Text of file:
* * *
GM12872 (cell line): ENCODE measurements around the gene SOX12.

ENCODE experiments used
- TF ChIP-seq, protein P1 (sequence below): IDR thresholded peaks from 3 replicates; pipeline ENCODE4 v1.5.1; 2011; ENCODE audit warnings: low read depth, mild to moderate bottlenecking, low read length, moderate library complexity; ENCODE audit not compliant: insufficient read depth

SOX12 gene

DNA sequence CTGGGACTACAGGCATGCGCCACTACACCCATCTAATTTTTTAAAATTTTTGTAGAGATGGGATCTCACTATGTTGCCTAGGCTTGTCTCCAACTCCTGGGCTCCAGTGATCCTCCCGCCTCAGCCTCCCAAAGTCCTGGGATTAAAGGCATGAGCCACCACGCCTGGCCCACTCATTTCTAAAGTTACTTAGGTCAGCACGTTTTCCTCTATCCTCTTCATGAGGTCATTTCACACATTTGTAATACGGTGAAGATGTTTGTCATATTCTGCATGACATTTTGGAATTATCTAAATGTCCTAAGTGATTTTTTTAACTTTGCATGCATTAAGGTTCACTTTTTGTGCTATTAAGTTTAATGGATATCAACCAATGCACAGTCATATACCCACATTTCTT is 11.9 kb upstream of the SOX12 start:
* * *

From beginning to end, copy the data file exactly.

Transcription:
GM12872 (cell line): ENCODE measurements around the gene SOX12.

ENCODE experiments used
- TF ChIP-seq, protein P1 (sequence below): IDR thresholded peaks from 3 replicates; pipeline ENCODE4 v1.5.1; 2011; ENCODE audit warnings: low read depth, mild to moderate bottlenecking, low read length, moderate library complexity; ENCODE audit not compliant: insufficient read depth

SOX12 gene

DNA sequence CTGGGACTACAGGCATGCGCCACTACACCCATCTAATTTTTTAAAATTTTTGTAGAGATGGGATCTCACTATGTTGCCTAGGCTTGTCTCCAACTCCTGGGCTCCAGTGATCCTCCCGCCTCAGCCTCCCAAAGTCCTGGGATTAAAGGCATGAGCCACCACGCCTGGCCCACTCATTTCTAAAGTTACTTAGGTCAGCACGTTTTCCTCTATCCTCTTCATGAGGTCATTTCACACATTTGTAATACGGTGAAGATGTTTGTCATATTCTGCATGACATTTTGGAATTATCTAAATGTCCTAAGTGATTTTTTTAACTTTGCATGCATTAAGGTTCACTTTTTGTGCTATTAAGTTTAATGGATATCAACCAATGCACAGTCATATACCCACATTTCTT is 11.9 kb upstream of the SOX12 start: